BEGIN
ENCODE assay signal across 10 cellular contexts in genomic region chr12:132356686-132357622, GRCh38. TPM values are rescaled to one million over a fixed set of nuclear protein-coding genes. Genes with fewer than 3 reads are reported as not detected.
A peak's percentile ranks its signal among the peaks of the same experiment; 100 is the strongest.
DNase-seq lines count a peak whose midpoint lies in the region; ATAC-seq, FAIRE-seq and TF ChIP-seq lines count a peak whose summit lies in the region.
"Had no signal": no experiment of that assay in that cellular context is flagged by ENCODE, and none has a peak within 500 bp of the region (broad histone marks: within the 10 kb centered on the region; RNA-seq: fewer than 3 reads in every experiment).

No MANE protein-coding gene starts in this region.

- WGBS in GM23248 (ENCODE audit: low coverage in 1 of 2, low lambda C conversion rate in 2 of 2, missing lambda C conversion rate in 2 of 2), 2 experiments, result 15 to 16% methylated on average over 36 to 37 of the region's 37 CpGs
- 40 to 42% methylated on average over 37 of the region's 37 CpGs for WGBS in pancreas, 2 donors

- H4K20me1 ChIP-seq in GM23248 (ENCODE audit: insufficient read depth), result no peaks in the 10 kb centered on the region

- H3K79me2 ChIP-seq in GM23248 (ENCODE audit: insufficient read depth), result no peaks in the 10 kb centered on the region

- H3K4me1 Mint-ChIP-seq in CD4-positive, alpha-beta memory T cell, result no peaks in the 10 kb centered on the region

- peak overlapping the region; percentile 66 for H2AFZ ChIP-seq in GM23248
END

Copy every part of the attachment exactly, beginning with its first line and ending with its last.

ENCODE assay signal across 10 cellular contexts in genomic region chr12:132356686-132357622, GRCh38. TPM values are rescaled to one million over a fixed set of nuclear protein-coding genes. Genes with fewer than 3 reads are reported as not detected.
A peak's percentile ranks its signal among the peaks of the same experiment; 100 is the strongest.
DNase-seq lines count a peak whose midpoint lies in the region; ATAC-seq, FAIRE-seq and TF ChIP-seq lines count a peak whose summit lies in the region.
"Had no signal": no experiment of that assay in that cellular context is flagged by ENCODE, and none has a peak within 500 bp of the region (broad histone marks: within the 10 kb centered on the region; RNA-seq: fewer than 3 reads in every experiment).

No MANE protein-coding gene starts in this region.

- WGBS in GM23248 (ENCODE audit: low coverage in 1 of 2, low lambda C conversion rate in 2 of 2, missing lambda C conversion rate in 2 of 2), 2 experiments, result 15 to 16% methylated on average over 36 to 37 of the region's 37 CpGs
- 40 to 42% methylated on average over 37 of the region's 37 CpGs for WGBS in pancreas, 2 donors

- H4K20me1 ChIP-seq in GM23248 (ENCODE audit: insufficient read depth), result no peaks in the 10 kb centered on the region

- H3K79me2 ChIP-seq in GM23248 (ENCODE audit: insufficient read depth), result no peaks in the 10 kb centered on the region

- H3K4me1 Mint-ChIP-seq in CD4-positive, alpha-beta memory T cell, result no peaks in the 10 kb centered on the region

- peak overlapping the region; percentile 66 for H2AFZ ChIP-seq in GM23248